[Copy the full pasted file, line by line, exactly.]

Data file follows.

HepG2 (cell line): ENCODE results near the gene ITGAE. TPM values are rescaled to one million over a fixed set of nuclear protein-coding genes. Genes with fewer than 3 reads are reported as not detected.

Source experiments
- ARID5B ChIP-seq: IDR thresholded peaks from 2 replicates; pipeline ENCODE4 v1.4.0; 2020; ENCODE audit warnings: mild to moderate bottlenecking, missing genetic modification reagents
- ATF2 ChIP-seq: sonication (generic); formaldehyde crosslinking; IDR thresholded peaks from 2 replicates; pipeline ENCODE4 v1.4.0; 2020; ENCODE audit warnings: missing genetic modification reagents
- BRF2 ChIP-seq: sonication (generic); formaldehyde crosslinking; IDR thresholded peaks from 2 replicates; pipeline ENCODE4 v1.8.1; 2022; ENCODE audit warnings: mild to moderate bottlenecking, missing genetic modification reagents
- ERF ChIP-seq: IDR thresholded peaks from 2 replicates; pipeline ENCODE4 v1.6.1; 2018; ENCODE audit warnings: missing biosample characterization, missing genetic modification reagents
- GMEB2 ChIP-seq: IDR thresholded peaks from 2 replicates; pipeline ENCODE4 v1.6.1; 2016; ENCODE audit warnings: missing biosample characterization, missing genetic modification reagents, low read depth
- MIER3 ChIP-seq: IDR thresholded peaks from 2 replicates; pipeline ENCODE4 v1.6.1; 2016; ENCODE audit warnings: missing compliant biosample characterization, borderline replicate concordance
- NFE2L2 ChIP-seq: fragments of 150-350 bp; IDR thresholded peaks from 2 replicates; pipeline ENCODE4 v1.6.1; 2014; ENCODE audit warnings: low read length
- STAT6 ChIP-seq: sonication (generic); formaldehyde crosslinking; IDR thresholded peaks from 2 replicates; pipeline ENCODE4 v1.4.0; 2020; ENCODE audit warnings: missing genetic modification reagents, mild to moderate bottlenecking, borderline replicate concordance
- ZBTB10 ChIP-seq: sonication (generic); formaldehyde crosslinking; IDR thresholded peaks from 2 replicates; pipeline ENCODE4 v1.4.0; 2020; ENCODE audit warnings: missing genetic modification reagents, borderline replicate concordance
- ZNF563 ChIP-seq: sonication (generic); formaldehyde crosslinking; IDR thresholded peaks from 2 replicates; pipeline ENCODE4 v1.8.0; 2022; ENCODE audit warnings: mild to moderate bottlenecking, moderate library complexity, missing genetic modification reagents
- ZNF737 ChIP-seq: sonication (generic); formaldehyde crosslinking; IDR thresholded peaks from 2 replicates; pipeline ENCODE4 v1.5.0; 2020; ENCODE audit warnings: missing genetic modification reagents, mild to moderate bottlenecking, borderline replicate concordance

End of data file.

HepG2 (cell line): ENCODE results near the gene ITGAE. TPM values are rescaled to one million over a fixed set of nuclear protein-coding genes. Genes with fewer than 3 reads are reported as not detected.

Source experiments
- ARID5B ChIP-seq: IDR thresholded peaks from 2 replicates; pipeline ENCODE4 v1.4.0; 2020; ENCODE audit warnings: mild to moderate bottlenecking, missing genetic modification reagents
- ATF2 ChIP-seq: sonication (generic); formaldehyde crosslinking; IDR thresholded peaks from 2 replicates; pipeline ENCODE4 v1.4.0; 2020; ENCODE audit warnings: missing genetic modification reagents
- BRF2 ChIP-seq: sonication (generic); formaldehyde crosslinking; IDR thresholded peaks from 2 replicates; pipeline ENCODE4 v1.8.1; 2022; ENCODE audit warnings: mild to moderate bottlenecking, missing genetic modification reagents
- ERF ChIP-seq: IDR thresholded peaks from 2 replicates; pipeline ENCODE4 v1.6.1; 2018; ENCODE audit warnings: missing biosample characterization, missing genetic modification reagents
- GMEB2 ChIP-seq: IDR thresholded peaks from 2 replicates; pipeline ENCODE4 v1.6.1; 2016; ENCODE audit warnings: missing biosample characterization, missing genetic modification reagents, low read depth
- MIER3 ChIP-seq: IDR thresholded peaks from 2 replicates; pipeline ENCODE4 v1.6.1; 2016; ENCODE audit warnings: missing compliant biosample characterization, borderline replicate concordance
- NFE2L2 ChIP-seq: fragments of 150-350 bp; IDR thresholded peaks from 2 replicates; pipeline ENCODE4 v1.6.1; 2014; ENCODE audit warnings: low read length
- STAT6 ChIP-seq: sonication (generic); formaldehyde crosslinking; IDR thresholded peaks from 2 replicates; pipeline ENCODE4 v1.4.0; 2020; ENCODE audit warnings: missing genetic modification reagents, mild to moderate bottlenecking, borderline replicate concordance
- ZBTB10 ChIP-seq: sonication (generic); formaldehyde crosslinking; IDR thresholded peaks from 2 replicates; pipeline ENCODE4 v1.4.0; 2020; ENCODE audit warnings: missing genetic modification reagents, borderline replicate concordance
- ZNF563 ChIP-seq: sonication (generic); formaldehyde crosslinking; IDR thresholded peaks from 2 replicates; pipeline ENCODE4 v1.8.0; 2022; ENCODE audit warnings: mild to moderate bottlenecking, moderate library complexity, missing genetic modification reagents
- ZNF737 ChIP-seq: sonication (generic); formaldehyde crosslinking; IDR thresholded peaks from 2 replicates; pipeline ENCODE4 v1.5.0; 2020; ENCODE audit warnings: missing genetic modification reagents, mild to moderate bottlenecking, borderline replicate concordance